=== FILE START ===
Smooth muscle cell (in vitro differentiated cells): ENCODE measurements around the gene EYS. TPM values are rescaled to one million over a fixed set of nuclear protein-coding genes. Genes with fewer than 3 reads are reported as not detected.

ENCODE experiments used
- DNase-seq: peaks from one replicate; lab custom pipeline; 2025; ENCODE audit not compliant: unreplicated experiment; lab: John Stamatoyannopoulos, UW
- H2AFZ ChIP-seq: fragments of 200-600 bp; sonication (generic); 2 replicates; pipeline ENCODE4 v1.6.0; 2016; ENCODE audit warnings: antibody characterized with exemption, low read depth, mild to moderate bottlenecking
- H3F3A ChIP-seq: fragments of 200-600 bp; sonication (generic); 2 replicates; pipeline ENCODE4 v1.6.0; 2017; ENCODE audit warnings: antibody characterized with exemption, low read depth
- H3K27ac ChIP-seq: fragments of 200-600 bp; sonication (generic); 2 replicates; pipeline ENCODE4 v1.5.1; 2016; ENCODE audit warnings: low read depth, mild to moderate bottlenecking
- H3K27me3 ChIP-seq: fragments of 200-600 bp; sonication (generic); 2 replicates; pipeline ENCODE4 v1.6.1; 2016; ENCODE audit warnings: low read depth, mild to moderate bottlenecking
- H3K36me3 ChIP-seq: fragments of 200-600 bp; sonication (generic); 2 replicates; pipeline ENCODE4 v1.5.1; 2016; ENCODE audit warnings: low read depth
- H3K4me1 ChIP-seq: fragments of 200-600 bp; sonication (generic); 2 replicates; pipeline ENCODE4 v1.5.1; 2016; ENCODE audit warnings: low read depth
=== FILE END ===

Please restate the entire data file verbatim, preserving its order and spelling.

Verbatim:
Smooth muscle cell (in vitro differentiated cells): ENCODE measurements around the gene EYS. TPM values are rescaled to one million over a fixed set of nuclear protein-coding genes. Genes with fewer than 3 reads are reported as not detected.

ENCODE experiments used
- DNase-seq: peaks from one replicate; lab custom pipeline; 2025; ENCODE audit not compliant: unreplicated experiment; lab: John Stamatoyannopoulos, UW
- H2AFZ ChIP-seq: fragments of 200-600 bp; sonication (generic); 2 replicates; pipeline ENCODE4 v1.6.0; 2016; ENCODE audit warnings: antibody characterized with exemption, low read depth, mild to moderate bottlenecking
- H3F3A ChIP-seq: fragments of 200-600 bp; sonication (generic); 2 replicates; pipeline ENCODE4 v1.6.0; 2017; ENCODE audit warnings: antibody characterized with exemption, low read depth
- H3K27ac ChIP-seq: fragments of 200-600 bp; sonication (generic); 2 replicates; pipeline ENCODE4 v1.5.1; 2016; ENCODE audit warnings: low read depth, mild to moderate bottlenecking
- H3K27me3 ChIP-seq: fragments of 200-600 bp; sonication (generic); 2 replicates; pipeline ENCODE4 v1.6.1; 2016; ENCODE audit warnings: low read depth, mild to moderate bottlenecking
- H3K36me3 ChIP-seq: fragments of 200-600 bp; sonication (generic); 2 replicates; pipeline ENCODE4 v1.5.1; 2016; ENCODE audit warnings: low read depth
- H3K4me1 ChIP-seq: fragments of 200-600 bp; sonication (generic); 2 replicates; pipeline ENCODE4 v1.5.1; 2016; ENCODE audit warnings: low read depth